Soldier back from Iraq

Roy O. Poper IV took part in the capture of Saddam

Roy O. Poper IV took part in the capture of Saddam

July 19, 2004|by BRIAN SHAPPELL

HAGERSTOWN - At 10:14 p.m. on Dec. 14, 2003, U.S. Army Spc. Roy O. Poper IV heard the words that he said he will never forget, "We have captured Jim Morrison."

That was the code name for Iraqi leader Saddam Hussein, and Poper, then halfway through the final year of his military commitment, was among the soldiers in Iraq taking part in his capture.

The 22-year-old Hagerstown native said it was an honor to be part of history, something he hopes to bring to a high school classroom in a few years.


Poper arrived home in Hagerstown last week following a car ride of more than 20 hours from Fort Hood, Texas, where he was stationed. Poper, a 2000 North Hagerstown High School graduate, said that while he was proud to serve in the military and enjoyed his experience overall, he was happy to be a civilian again.

"I started cheering when I saw the sign that said Hagerstown was 60 miles away," Poper said.

Poper, a third-generation Army member, signed up while he was a junior in high school and before the increased military activity that followed the Sept. 11, 2001, terrorist attacks on U.S. soil. He said being in the military was something he always wanted to pursue and something he does not regret, despite being sent to war.

"It made me a better person, made me a lot of money and made me realize what I wanted to do with my life," Poper said. "It's probably the smartest decision I've ever made."

Poper was among a group present during the capture of Hussein on Dec. 14. Serving with the 4th Infantry Division near Tikrit, Iraq, he said about 120 soldiers were involved in the mission, and he was one of many securing a perimeter around the "spider hole" in which Hussein was found hiding.

In the tense moments before receiving their orders for the mission, Poper said he knew it was not a drill.

"Once we saw who and how many were there, we knew that it was the real deal," Poper said. "They really had the best of the best the military had to offer."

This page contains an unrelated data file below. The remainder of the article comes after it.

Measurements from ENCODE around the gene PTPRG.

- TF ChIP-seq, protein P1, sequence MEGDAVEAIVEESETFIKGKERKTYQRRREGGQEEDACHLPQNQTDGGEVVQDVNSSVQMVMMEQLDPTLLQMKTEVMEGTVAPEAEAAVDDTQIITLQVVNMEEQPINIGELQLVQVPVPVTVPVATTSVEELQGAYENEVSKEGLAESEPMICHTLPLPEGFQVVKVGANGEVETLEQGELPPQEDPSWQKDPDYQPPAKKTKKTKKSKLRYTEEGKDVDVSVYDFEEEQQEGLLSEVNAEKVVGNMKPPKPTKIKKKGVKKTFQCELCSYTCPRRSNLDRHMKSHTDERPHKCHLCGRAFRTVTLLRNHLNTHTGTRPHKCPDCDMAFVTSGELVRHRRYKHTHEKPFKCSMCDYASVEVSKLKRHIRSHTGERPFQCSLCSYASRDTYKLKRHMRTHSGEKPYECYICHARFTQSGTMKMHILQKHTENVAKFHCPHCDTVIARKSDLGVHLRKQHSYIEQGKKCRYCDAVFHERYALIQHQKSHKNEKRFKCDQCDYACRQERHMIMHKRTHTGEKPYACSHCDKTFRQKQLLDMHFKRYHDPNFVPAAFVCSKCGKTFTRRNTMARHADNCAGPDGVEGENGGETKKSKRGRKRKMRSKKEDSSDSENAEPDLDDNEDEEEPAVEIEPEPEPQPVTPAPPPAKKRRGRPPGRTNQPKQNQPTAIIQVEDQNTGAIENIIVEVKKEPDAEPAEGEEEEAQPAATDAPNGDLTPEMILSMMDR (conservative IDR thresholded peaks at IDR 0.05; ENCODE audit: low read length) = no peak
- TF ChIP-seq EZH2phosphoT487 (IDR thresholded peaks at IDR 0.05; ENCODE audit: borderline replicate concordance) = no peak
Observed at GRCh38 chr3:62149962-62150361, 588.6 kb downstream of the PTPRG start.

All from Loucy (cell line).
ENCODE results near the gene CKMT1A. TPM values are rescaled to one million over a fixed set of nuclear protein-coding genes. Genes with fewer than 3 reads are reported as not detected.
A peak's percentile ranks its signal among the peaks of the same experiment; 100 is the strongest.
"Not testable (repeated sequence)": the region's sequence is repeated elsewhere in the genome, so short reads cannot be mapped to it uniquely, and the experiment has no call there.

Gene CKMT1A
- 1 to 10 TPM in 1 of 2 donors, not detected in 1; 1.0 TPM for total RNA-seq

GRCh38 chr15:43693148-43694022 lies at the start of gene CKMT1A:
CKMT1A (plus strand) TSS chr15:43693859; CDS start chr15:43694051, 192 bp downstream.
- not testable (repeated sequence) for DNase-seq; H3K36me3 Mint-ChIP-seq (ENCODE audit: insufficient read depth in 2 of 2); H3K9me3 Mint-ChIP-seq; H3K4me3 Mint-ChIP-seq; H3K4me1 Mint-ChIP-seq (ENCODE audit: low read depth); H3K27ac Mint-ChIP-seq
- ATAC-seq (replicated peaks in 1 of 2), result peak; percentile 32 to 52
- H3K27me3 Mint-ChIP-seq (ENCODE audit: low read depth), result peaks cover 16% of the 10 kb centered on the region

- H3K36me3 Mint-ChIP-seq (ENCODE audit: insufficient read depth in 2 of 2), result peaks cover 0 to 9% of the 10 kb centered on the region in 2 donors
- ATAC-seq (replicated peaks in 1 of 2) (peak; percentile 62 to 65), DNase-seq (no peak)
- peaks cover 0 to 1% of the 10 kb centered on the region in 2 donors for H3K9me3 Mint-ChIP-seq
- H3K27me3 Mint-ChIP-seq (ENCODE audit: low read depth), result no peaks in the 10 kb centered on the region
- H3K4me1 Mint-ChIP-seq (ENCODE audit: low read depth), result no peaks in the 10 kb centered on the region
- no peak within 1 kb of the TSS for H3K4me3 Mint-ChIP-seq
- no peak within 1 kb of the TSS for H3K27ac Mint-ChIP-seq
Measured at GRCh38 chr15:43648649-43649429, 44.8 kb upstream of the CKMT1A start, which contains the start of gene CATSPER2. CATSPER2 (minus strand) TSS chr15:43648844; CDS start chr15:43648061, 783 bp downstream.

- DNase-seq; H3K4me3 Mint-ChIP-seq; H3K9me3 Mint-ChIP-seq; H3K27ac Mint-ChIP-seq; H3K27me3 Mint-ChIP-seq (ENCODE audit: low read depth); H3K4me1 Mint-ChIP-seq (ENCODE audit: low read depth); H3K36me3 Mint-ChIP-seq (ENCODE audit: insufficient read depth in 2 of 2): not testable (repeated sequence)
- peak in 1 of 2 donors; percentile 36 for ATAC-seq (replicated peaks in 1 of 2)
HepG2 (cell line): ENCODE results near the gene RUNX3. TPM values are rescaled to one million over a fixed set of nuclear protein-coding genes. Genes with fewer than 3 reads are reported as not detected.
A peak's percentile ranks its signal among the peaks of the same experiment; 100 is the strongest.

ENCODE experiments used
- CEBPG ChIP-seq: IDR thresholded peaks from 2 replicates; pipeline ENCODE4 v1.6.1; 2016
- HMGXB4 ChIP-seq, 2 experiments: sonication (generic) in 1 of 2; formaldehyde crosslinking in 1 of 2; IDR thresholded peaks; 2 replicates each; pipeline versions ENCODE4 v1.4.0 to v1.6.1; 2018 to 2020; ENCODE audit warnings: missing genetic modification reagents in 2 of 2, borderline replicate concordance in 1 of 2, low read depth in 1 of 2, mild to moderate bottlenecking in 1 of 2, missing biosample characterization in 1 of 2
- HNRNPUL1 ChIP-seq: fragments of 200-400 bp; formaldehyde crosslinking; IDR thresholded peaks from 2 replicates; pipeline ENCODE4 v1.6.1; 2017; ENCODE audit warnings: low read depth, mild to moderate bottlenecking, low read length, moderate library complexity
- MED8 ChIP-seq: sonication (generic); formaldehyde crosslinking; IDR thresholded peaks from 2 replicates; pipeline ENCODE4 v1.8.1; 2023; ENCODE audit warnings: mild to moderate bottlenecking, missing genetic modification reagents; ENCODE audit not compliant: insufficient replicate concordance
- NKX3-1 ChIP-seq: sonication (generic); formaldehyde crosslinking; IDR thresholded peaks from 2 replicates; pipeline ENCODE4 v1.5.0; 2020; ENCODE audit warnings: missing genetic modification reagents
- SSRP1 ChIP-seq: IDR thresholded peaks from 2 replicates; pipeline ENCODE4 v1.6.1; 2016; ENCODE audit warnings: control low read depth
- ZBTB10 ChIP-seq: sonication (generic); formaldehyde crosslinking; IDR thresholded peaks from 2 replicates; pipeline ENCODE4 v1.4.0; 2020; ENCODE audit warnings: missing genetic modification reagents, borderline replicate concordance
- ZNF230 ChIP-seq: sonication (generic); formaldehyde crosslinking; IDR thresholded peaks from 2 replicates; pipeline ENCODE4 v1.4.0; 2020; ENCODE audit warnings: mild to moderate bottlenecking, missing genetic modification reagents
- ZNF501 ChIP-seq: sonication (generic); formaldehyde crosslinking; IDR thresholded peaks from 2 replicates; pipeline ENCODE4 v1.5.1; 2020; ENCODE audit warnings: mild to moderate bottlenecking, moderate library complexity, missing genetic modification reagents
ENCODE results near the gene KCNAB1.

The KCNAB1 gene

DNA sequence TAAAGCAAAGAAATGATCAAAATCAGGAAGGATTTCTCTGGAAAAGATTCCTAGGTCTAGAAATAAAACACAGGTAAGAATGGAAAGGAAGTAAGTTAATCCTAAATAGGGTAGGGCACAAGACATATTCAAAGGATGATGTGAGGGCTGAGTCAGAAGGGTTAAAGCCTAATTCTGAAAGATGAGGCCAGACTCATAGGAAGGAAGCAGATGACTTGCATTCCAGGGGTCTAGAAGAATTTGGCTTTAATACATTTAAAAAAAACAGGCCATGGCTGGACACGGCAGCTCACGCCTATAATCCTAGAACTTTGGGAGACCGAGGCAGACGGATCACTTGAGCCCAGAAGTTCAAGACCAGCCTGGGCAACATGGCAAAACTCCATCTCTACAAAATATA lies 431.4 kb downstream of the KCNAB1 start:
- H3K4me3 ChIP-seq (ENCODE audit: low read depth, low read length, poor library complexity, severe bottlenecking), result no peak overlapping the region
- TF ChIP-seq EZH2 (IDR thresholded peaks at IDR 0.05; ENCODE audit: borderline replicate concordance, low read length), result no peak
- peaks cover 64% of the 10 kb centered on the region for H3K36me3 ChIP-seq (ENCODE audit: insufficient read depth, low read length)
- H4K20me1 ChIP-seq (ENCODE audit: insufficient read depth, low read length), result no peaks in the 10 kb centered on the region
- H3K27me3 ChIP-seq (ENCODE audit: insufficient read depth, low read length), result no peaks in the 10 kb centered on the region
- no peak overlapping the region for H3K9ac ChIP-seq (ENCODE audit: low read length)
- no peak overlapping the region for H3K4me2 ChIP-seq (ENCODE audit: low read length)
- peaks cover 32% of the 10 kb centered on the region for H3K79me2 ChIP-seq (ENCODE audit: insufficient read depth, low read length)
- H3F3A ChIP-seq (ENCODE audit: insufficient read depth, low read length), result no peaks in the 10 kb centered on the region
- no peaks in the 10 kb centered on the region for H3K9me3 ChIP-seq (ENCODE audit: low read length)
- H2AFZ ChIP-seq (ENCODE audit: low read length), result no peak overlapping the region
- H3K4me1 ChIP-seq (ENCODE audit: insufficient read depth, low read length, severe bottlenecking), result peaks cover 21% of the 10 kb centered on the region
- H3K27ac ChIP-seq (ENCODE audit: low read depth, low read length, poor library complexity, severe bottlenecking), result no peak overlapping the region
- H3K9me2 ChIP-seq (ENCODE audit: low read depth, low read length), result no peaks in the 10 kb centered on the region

Poper said the soldiers were expected to be greeted with a huge firefight that never materialized. Poper said it was an "awesome" feeling when the soldiers were informed by a radio transmission of the capture.

"We were all just looking at each other like, 'oh my God, we got him,'" Poper recalled.

Poper said he felt lucky to even be alive for it after an incident on July 15, 2003. Poper was part of a two-vehicle operation that was ambushed in the dark, though the six soldiers in the group did not suffer serious injuries. Poper said all that could be seen were faint sparks from automatic weapons and the sound of bullets whizzing closely by.

"I'll never forget that night, ever," Poper said.

Within hours of that incident, U.S. troops detained 154 people and killed three Iraqis believed to be involved.

Along the way, Poper said there were plenty of hardships to deal with, including a lack of toilet paper, unavailability of showers, many Iraqis who were originally against the efforts and temperatures that reached 140 degrees.

"That's something you can't train for," he said of the heat. "You just have to suck it up and keep thinking that you're going home eventually."

Poper returned to the United States on May 14 for the first time since being sent overseas in February 2003. Poper said he and others at Fort Hood began celebrating their arrival home but had mixed emotions about the end of their experience together.

"Those are guys you've shared a year with, fighting next to, forging a brotherhood with," he said. "It's like leaving your family all over again."

Poper is now part of a reserve unit, which he reports to for the first time in about three weeks. He is required to be with the unit for one weekend a month and two weeks a year.

As a result of his previous service and his status as a reservist, Poper said he is scheduled to be exempt from war service for one year. However, he said there are no guarantees that he will not be back in Iraq sooner.

Poper said he is not bothered by the possibility of going back to Iraq, in part because he believes U.S. forces should be there to help "protect us from terrorist organizations and help the Iraqi people."

"The people that don't want us over there don't know the kind of squalor they've had to live in," he said.

He said his stint in the military earned him $50,000 toward college. Poper, who hopes to become a high school history teacher, said he plans to attend Hagerstown Community College in the fall and study at the University of Maryland's College Park campus by next year.

Poper said he is confident going into his college stint.

"People complain about college being hard. That's too easy compared to being at war," he said.

The Herald-Mail Articles